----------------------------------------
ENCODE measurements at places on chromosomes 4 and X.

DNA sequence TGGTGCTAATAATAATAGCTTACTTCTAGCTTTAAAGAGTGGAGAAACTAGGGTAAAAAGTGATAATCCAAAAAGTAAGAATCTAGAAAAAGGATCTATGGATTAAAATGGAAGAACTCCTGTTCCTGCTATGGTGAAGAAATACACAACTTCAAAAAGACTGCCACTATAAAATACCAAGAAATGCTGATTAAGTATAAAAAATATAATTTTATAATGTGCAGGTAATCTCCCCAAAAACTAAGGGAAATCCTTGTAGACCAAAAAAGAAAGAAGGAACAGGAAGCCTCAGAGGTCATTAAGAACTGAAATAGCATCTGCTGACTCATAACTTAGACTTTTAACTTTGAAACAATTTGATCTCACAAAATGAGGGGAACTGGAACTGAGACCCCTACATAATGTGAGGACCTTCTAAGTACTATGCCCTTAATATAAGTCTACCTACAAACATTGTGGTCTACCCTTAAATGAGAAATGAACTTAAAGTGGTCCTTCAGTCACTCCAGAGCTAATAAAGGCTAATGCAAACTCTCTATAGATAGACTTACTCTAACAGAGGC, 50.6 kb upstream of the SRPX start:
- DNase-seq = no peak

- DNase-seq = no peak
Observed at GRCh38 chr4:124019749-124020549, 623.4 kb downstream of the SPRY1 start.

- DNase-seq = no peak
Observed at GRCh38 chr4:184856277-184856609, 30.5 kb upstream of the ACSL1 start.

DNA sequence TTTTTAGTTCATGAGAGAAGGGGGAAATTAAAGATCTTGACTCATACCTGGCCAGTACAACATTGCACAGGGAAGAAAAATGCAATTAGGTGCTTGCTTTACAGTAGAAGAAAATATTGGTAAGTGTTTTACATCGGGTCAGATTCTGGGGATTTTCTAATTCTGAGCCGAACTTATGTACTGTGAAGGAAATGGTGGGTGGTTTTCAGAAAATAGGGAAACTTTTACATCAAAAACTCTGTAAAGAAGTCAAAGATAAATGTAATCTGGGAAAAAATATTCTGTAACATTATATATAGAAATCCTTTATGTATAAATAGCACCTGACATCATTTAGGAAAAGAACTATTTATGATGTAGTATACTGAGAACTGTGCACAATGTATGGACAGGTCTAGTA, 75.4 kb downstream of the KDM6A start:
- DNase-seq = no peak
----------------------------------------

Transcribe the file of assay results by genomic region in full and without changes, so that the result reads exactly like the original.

ENCODE measurements at places on chromosomes 4 and X.

DNA sequence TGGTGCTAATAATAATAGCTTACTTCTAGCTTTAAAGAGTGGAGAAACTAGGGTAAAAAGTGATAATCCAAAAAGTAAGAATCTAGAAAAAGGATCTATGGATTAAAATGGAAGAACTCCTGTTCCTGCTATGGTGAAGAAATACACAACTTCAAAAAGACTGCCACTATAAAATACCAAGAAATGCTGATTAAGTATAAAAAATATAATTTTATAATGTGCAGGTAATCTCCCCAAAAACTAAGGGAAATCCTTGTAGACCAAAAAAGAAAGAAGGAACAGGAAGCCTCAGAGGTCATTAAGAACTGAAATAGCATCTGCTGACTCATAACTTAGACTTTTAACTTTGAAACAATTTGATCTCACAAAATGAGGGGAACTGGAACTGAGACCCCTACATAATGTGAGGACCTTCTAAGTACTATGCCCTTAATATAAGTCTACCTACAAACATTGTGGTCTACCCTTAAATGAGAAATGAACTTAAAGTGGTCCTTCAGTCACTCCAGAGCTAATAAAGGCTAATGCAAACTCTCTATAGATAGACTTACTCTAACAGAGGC, 50.6 kb upstream of the SRPX start:
- DNase-seq = no peak

- DNase-seq = no peak
Observed at GRCh38 chr4:124019749-124020549, 623.4 kb downstream of the SPRY1 start.

- DNase-seq = no peak
Observed at GRCh38 chr4:184856277-184856609, 30.5 kb upstream of the ACSL1 start.

DNA sequence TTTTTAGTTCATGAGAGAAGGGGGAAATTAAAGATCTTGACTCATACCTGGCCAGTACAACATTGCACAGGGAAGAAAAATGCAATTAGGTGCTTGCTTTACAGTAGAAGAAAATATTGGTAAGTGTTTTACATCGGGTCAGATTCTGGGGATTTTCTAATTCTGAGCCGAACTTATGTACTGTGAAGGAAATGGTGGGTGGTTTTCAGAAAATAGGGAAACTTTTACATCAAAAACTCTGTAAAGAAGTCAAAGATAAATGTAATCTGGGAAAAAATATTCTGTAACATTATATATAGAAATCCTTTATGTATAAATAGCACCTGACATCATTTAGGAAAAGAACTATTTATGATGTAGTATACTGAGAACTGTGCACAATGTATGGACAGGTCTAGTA, 75.4 kb downstream of the KDM6A start:
- DNase-seq = no peak